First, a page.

Our walk the following day, to the summit of Mount Gorongosa, was far more challenging than our riverside stroll. We trekked past villages and mud huts, past people tending their crops of maize and bananas, and past tragic evidence of slash-and-burn farming. The abandoned plots whose soil no longer sustained its produce were left withering on the hillsides in place of vital rainforest that could have been feeding Gorongosa’s lakes and rivers. Replanting the rainforest, another crucial element of the restoration project, is providing much-needed local employment. It is also raising awareness in the surrounding communities of the important role the forest plays in the survival of the entire park.
On the mountain’s slope we had an arduous climb through refreshingly dense, dripping rainforest before making camp below Gogogo peak. The night was spent beneath a full moon. In the morning, having been woken by young children smoking out protein-rich bugs like huge grasshoppers, we scrambled up a rocky crag and eventually reached the 1900m summit. Beneath the wispy clouds we could see Gorongosa spread out like a vast green blanket for miles around, revealing its special, vulnerable, beauty.
On our descent we heard the rare, green-headed oriole, one of over 400 bird varieties in the park. It sounded like it was laughing at us as we searched in vain for it in the verdant rainforest canopy. The chuckling continued as we slid inelegantly down along the muddy paths – we never did see it. Later, we relieved our aching muscles in the chilling water of Murombodzi waterfall.
To complete our recovery from the climb we headed to a new beachside lodge in Cabaceira Pequena, near the former capital Ilha de Moçambique. Coral Lodge 1541 offers barefoot comfort with ten breezy villas looking out to sea, a pool alongside its private lagoon and a restaurant that creates miracles from local produce. But what sets it apart from mainstream lodges is that it doesn’t just give patrons the chance to visit the local community, it offers them the chance to get to know it.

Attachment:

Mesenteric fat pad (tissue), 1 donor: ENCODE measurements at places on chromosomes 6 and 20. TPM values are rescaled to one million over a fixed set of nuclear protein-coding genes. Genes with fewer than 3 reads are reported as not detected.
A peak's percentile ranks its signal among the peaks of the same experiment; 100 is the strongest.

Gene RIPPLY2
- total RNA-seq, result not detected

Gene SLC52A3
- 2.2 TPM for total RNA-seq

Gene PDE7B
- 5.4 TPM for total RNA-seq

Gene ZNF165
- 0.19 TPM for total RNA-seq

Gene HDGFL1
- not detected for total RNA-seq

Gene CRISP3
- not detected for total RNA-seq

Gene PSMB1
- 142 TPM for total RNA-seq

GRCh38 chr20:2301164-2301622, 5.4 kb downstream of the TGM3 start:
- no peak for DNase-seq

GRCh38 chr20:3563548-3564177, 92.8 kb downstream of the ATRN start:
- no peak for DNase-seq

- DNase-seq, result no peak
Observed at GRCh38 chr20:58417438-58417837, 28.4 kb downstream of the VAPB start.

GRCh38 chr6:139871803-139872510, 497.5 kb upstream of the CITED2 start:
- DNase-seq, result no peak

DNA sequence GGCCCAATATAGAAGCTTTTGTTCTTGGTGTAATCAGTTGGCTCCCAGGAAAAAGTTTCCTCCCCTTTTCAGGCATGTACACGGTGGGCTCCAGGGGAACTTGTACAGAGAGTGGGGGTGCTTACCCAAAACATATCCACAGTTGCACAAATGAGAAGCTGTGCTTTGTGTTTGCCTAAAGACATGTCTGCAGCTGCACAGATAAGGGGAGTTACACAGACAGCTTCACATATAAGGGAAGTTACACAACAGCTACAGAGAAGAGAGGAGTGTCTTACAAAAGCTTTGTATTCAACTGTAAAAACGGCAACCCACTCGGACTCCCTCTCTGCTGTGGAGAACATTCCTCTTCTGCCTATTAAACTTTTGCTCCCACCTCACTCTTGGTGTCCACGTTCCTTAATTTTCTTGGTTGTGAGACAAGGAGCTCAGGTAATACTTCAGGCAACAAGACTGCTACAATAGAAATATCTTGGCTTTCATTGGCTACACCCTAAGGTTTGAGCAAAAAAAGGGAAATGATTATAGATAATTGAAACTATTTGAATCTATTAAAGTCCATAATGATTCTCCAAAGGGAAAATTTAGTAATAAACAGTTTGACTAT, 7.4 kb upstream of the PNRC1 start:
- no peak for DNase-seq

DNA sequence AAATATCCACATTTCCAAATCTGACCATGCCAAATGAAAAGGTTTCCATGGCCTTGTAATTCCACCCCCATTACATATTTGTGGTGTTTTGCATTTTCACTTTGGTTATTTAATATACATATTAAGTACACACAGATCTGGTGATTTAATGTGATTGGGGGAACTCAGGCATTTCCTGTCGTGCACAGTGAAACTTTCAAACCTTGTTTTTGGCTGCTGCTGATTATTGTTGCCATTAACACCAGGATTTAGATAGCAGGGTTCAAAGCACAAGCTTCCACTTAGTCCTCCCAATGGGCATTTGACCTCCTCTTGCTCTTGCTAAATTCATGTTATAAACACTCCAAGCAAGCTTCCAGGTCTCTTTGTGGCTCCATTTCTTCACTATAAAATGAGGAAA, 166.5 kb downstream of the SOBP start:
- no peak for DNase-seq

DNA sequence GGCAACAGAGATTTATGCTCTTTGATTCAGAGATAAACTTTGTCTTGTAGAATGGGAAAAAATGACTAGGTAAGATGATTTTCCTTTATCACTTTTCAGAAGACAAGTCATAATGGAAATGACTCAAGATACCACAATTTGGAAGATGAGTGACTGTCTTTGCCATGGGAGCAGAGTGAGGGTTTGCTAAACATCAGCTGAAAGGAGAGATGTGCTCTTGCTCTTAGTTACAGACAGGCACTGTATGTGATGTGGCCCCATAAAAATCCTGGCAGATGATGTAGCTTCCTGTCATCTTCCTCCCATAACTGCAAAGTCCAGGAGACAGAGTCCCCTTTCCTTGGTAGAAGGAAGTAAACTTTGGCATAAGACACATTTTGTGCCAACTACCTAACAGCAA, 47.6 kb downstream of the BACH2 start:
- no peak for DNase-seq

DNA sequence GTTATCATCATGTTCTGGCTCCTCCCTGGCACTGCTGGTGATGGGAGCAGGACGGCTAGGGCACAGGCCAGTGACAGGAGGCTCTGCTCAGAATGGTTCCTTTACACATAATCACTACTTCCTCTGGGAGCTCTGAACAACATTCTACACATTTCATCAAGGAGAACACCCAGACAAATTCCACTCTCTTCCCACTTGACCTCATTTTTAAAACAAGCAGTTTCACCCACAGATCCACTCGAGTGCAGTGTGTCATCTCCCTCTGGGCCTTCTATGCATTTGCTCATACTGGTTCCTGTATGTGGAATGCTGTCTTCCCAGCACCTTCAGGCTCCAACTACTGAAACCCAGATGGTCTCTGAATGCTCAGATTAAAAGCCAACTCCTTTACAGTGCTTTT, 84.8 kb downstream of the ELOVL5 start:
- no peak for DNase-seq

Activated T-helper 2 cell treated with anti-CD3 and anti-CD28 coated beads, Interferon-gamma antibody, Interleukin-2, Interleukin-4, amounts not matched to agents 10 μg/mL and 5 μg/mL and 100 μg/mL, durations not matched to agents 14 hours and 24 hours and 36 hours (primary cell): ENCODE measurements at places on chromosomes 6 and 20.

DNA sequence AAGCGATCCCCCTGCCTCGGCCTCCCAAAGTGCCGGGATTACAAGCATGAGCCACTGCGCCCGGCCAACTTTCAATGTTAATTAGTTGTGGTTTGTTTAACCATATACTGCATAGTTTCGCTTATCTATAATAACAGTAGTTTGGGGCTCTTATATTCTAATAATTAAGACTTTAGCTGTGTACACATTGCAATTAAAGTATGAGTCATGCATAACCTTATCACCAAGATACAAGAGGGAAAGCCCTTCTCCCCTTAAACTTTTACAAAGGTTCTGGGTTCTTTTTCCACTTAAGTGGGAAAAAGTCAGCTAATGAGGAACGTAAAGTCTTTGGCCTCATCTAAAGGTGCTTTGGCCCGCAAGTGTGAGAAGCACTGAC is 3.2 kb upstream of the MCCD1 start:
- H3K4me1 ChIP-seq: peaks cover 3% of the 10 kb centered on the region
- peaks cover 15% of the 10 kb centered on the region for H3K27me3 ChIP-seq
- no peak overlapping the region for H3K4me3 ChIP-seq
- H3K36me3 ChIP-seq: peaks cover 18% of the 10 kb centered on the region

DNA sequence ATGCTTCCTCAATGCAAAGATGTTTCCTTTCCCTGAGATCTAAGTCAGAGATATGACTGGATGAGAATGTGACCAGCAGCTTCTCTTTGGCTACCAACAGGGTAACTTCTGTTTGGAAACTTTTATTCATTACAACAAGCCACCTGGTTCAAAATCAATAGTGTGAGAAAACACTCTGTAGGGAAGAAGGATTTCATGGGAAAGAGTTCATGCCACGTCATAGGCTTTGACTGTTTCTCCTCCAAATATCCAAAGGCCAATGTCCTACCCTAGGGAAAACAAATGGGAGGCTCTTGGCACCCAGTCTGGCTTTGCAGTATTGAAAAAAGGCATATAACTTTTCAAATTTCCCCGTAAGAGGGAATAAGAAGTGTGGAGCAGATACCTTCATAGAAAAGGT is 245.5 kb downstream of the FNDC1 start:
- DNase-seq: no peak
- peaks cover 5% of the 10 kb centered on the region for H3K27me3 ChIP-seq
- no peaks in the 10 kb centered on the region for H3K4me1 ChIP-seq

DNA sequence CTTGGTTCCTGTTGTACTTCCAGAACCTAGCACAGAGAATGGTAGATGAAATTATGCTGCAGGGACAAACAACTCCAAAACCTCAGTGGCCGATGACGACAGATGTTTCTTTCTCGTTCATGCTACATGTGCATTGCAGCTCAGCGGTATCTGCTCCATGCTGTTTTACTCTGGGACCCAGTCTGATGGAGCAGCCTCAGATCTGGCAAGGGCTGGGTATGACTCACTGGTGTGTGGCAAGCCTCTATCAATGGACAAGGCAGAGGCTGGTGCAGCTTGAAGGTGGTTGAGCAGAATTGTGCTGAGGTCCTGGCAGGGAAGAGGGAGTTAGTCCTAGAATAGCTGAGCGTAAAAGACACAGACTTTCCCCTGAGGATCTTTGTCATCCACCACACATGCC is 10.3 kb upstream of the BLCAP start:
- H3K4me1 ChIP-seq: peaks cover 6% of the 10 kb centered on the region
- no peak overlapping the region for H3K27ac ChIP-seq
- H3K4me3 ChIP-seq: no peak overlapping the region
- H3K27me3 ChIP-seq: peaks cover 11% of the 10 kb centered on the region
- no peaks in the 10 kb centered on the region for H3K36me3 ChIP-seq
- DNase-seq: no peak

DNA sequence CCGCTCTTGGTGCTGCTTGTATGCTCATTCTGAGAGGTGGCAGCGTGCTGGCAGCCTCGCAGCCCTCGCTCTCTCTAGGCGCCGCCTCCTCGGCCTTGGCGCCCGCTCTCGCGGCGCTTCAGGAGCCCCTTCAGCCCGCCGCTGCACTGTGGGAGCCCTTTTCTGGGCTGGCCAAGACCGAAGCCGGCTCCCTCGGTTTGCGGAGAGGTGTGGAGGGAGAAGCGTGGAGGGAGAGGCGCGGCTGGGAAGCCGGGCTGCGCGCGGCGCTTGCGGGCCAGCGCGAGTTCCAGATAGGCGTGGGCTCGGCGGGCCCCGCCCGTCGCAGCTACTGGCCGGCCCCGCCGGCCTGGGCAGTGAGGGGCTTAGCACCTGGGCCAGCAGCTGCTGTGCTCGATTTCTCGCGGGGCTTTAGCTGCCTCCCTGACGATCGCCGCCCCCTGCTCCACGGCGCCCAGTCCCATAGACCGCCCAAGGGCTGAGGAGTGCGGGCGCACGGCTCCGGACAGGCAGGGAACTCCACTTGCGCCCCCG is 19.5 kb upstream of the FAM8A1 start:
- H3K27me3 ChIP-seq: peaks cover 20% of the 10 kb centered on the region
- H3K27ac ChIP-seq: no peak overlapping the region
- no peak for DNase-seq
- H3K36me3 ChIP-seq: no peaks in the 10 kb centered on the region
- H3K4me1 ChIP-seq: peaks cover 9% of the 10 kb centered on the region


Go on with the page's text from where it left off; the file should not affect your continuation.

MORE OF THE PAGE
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Driving up the sandy path that passes for a road in Cabaceira Pequena, we were almost mobbed by kids. Refreshingly, they weren’t badgering us for sweets or money, but were simply excited and inquisitive, proudly displaying toys made from scraps of wire and wheels, making eye-masks out of leaves, or chasing each other around the massive baobab tree in the centre of the village.
Everyone seemed to know Alex (one of the lodge’s owners), and the village chief, Amade, came to say hello. Tall and slim, with distinguished grey hair and tortoiseshell glasses, he welcomed us warmly in Portuguese. A woman sat in the shade wearing the traditional powdery-white facemask called musiro, which acts to protect her skin from the sun. We then bumped into Essyace, the lodge’s gardener, with the friendliest grin I’ve ever seen. He invited us into his spotless, single-storey house made of mud, coral bricks and thatch – it is typical of homes here. His four children followed our every move around the sparsely furnished rooms while others stood outside, peering in through the windows. But it didn’t feel like we were peering into their lives or being voyeuristic – we felt genuinely welcomed into their home, their school and their mosque.